An Introduction to Natural Wrinkle Cream

Learn How to Avoid Chemicals in Anti-Aging Creams

Past the age of 30, almost all of us want to look and feel younger than we actually are, so the job of a natural anti-wrinkle treatment is a big one. Don't worry, ecolife highlights the key ingredients you should avoid and how to go about purchasing natural wrinkle creams.



 Common chemicals found in wrinkle creams 


The litany of toxicants in your anti-aging wrinkle creams and serums may be longer than any other given cream. Here are a few of the chemicals you should stay away from: 

  • 1,4-dioxane
  • Alcohols
  • Ammonia
  • DMDM Hydantoin
  • Mineral oil
  • Octyl-dimethyl
  • Octyl-methoxycinnamate
  • Oxybenzone
  • Parabens
  • Phthalates
  • Polyethylene glycols (PEGs)
  • Quaternium-15
  • Synthetic fragrances
  • Triethanolamine (TEA)


Get rid of wrinkles naturally with prevention and organic anti-aging creams

We’ve got the expert’s word on the causes of wrinkles with Mitra to help you figure out why wrinkles develop in the first place. Of course, getting rid of wrinkles naturally starts by preventing wrinkles before they start by having a nutritious, well-balanced diet, avoiding sun exposure, wearing natural sunscreen, getting enough sleep, and drinking plenty of water. You may even want to do some facial exercises to increase circulation and improve muscle tone in your face.

But if you’re looking for ways to reverse the signs of aging, you’ll want a product that contains these natural ingredients:

  • Antioxidants: These are powerful substances that reverse the signs of aging and the effects of free radicals that damage skin and help to improve skin’s overall look and feel. One of the most commonly used is Coenzyme Q10 (CoQ10), with vitamin C being a close second in wrinkle-defense. This category also includes vitamin wrinkle-fighters like A and E which can stimulate the production of collagen naturally. You can find antioxidants in things like spinach, broccoli, peanuts, avocado, whole grains, and so forth. Most science seems to indicate that obtaining extra CoQ10 is most effective when taken orally in supplement form or through foods such as oily fish, liver, and whole grains.[1]
  • Collagen: This ingredient is used commonly in conventional anti-aging products and eye creams, and is usually derived from the animal tissues of vertebrates but has not been proven to improve your own skin’s collagen. You can look for natural and vegan alternatives for firming your skin like soy protein, amla oil (from the Indian Tree’s fruit), or almond oil.[2]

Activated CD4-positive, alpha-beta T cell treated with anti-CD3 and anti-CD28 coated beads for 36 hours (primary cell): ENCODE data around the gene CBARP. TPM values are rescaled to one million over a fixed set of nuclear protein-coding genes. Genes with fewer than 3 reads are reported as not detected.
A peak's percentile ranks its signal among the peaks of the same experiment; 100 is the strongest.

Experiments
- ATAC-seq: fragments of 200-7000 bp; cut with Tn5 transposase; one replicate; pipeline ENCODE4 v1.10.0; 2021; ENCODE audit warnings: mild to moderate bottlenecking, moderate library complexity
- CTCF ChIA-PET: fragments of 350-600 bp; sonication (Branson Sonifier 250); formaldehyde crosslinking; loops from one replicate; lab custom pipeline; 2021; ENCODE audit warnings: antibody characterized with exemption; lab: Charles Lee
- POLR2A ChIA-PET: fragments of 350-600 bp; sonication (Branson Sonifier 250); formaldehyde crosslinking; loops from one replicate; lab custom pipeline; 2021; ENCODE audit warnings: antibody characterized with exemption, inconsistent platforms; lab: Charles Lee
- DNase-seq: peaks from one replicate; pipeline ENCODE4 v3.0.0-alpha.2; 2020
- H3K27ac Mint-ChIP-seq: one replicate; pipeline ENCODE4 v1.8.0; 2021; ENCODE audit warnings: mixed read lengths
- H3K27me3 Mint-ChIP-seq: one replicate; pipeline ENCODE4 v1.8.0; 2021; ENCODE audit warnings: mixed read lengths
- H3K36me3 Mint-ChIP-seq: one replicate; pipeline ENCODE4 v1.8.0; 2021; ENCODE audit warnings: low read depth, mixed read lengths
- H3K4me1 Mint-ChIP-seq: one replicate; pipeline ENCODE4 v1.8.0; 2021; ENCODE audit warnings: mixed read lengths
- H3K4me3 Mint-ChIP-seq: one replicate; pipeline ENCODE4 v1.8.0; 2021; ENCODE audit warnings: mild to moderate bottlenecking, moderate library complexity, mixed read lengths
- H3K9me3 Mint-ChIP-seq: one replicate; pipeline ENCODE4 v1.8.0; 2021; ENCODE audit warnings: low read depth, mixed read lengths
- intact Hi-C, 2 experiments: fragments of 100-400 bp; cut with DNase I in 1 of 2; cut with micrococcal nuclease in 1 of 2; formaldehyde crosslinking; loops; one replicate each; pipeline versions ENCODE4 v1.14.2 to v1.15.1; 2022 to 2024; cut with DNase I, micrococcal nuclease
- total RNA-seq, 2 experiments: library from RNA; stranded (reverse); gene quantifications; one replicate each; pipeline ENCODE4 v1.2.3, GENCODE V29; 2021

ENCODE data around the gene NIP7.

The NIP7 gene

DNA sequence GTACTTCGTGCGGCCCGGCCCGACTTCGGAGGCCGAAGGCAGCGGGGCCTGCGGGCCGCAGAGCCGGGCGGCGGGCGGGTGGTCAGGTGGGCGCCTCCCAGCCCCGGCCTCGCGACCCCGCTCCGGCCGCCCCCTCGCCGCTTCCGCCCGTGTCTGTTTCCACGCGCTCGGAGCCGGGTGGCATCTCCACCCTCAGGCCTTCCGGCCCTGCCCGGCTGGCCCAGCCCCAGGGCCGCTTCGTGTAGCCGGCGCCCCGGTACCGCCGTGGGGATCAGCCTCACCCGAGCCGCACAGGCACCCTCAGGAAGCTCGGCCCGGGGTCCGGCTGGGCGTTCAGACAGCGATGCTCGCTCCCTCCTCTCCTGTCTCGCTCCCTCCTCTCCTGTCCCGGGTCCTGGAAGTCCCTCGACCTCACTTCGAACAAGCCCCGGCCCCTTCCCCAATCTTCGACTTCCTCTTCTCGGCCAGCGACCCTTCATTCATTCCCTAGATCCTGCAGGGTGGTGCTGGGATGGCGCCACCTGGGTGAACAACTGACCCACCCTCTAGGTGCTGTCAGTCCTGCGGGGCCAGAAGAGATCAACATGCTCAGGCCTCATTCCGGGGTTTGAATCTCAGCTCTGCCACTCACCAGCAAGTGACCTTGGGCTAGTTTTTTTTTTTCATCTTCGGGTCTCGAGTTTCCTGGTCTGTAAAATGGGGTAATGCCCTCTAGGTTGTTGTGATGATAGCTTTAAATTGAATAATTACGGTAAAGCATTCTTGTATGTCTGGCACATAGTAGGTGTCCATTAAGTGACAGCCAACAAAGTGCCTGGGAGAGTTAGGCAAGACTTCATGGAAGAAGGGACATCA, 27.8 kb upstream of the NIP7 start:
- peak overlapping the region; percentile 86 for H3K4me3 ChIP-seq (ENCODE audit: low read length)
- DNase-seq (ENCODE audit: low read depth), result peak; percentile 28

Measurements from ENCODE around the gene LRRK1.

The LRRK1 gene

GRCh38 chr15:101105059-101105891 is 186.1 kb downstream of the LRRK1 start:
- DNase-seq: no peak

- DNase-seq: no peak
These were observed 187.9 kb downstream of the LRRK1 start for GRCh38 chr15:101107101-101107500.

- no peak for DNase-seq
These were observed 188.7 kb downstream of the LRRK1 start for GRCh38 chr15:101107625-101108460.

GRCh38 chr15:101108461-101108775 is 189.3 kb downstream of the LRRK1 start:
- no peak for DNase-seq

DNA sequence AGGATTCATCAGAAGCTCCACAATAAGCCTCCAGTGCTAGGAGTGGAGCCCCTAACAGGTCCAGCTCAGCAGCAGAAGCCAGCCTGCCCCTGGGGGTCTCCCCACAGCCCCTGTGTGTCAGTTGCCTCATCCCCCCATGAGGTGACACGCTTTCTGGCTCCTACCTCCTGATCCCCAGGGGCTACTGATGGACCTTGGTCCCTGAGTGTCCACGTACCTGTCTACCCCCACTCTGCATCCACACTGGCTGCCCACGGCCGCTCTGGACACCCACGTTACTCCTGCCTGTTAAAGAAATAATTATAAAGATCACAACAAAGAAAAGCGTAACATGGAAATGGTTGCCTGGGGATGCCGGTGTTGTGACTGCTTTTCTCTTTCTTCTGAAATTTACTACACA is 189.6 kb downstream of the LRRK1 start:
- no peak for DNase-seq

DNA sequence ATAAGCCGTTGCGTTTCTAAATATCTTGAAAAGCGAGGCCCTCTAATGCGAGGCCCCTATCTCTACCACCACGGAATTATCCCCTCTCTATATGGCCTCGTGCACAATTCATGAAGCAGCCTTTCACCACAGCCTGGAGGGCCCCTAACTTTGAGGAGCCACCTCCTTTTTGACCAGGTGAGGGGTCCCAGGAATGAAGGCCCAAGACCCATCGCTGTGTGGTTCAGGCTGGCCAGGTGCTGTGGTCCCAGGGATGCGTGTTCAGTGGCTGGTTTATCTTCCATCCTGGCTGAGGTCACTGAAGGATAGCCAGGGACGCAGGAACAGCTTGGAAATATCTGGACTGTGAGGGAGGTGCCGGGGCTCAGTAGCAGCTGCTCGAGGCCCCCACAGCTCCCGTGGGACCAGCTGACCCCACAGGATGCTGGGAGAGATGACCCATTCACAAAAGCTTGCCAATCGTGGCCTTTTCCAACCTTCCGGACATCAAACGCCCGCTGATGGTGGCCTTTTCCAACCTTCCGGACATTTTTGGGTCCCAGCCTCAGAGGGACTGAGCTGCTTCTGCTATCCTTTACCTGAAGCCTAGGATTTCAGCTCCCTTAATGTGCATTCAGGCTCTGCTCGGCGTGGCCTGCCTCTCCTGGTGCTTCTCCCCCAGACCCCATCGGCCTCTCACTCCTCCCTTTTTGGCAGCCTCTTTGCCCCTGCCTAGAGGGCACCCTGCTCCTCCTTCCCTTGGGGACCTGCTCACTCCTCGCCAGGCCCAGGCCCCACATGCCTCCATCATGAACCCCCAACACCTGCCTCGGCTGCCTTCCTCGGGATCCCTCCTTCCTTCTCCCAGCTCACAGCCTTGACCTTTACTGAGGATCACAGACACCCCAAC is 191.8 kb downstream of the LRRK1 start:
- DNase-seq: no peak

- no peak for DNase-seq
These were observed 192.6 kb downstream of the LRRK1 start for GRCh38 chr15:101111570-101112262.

• Elastin: This is a natural ingredient in that it is not derived from petroleum or synthetics, but it is derived from animals (cow neck ligaments and aortas). Like collagen, elastin won’t actually improve your own skin’s elastin. So if you’re looking for a vegan product, avoid this ingredient and look instead for things like plant proteins from soy, amla oil, or almond oil.[3]
  • Moisturizers: Having enough moisture in an anti-aging formula is a must. Moisturizers help to prevent wrinkles, and for this purpose you can look for things like grape seed oil (which also fades stretch marks), avocado oil (improves collagen content), shea butter, olive oil, caster oil, jojoba oil, and the like. Learn how you can make your own natural facial moisturizer.


Purchasing natural wrinkle creams

If you’re looking for a natural wrinkle cream, whether fighting forehead craters or laugh lines, look for organic anti-aging face products such as these:

As always, when looking for any personal care products and ingredients to make your own, be sure to keep the health of animals in mind by purchasing products made without animal products, byproducts, and free of animal testing. Spy the Leaping Bunny Logo or the Certified Vegan Logo to be sure that you’ve got a cruelty-free product.



1  Coenzyme Q10. (n.d.). Retrieved May 26, 2010, from University of Maryland Medical Center:

2  Animal Ingredients List. (n.d.). Retrieved May 26, 2010, from Caring Consumer:

3  Animal Ingredients List. (n.d.). Retrieved May 26, 2010, from Caring Consumer:

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